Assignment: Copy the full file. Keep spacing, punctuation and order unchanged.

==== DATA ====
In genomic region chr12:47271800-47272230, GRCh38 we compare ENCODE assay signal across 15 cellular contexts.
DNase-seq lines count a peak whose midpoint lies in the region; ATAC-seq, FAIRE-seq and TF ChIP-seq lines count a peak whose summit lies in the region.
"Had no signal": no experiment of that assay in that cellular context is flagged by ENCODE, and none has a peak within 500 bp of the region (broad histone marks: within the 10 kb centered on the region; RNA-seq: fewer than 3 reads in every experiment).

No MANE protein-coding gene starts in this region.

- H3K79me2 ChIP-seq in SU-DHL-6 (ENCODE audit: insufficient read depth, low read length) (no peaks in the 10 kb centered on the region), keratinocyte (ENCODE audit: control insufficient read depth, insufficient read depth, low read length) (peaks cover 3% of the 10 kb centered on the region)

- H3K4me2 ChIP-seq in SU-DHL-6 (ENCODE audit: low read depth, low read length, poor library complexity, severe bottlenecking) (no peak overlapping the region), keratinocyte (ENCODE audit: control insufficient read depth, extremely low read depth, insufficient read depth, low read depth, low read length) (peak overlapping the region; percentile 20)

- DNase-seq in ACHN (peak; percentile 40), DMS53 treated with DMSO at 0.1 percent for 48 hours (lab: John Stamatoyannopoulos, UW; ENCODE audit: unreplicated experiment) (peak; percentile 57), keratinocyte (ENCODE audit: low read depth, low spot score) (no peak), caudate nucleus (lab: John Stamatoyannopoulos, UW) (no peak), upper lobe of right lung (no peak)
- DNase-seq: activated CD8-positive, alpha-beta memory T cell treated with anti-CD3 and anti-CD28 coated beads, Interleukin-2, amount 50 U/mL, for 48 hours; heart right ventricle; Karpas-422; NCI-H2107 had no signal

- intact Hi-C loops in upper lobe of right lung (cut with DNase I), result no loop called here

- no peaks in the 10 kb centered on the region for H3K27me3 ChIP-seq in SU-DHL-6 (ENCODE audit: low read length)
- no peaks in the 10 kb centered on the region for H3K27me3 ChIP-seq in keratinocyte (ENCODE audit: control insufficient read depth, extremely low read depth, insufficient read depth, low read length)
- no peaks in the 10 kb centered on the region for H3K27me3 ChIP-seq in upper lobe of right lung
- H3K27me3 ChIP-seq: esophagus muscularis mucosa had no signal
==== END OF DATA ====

In genomic region chr12:47271800-47272230, GRCh38 we compare ENCODE assay signal across 15 cellular contexts.
DNase-seq lines count a peak whose midpoint lies in the region; ATAC-seq, FAIRE-seq and TF ChIP-seq lines count a peak whose summit lies in the region.
"Had no signal": no experiment of that assay in that cellular context is flagged by ENCODE, and none has a peak within 500 bp of the region (broad histone marks: within the 10 kb centered on the region; RNA-seq: fewer than 3 reads in every experiment).

No MANE protein-coding gene starts in this region.

- H3K79me2 ChIP-seq in SU-DHL-6 (ENCODE audit: insufficient read depth, low read length) (no peaks in the 10 kb centered on the region), keratinocyte (ENCODE audit: control insufficient read depth, insufficient read depth, low read length) (peaks cover 3% of the 10 kb centered on the region)

- H3K4me2 ChIP-seq in SU-DHL-6 (ENCODE audit: low read depth, low read length, poor library complexity, severe bottlenecking) (no peak overlapping the region), keratinocyte (ENCODE audit: control insufficient read depth, extremely low read depth, insufficient read depth, low read depth, low read length) (peak overlapping the region; percentile 20)

- DNase-seq in ACHN (peak; percentile 40), DMS53 treated with DMSO at 0.1 percent for 48 hours (lab: John Stamatoyannopoulos, UW; ENCODE audit: unreplicated experiment) (peak; percentile 57), keratinocyte (ENCODE audit: low read depth, low spot score) (no peak), caudate nucleus (lab: John Stamatoyannopoulos, UW) (no peak), upper lobe of right lung (no peak)
- DNase-seq: activated CD8-positive, alpha-beta memory T cell treated with anti-CD3 and anti-CD28 coated beads, Interleukin-2, amount 50 U/mL, for 48 hours; heart right ventricle; Karpas-422; NCI-H2107 had no signal

- intact Hi-C loops in upper lobe of right lung (cut with DNase I), result no loop called here

- no peaks in the 10 kb centered on the region for H3K27me3 ChIP-seq in SU-DHL-6 (ENCODE audit: low read length)
- no peaks in the 10 kb centered on the region for H3K27me3 ChIP-seq in keratinocyte (ENCODE audit: control insufficient read depth, extremely low read depth, insufficient read depth, low read length)
- no peaks in the 10 kb centered on the region for H3K27me3 ChIP-seq in upper lobe of right lung
- H3K27me3 ChIP-seq: esophagus muscularis mucosa had no signal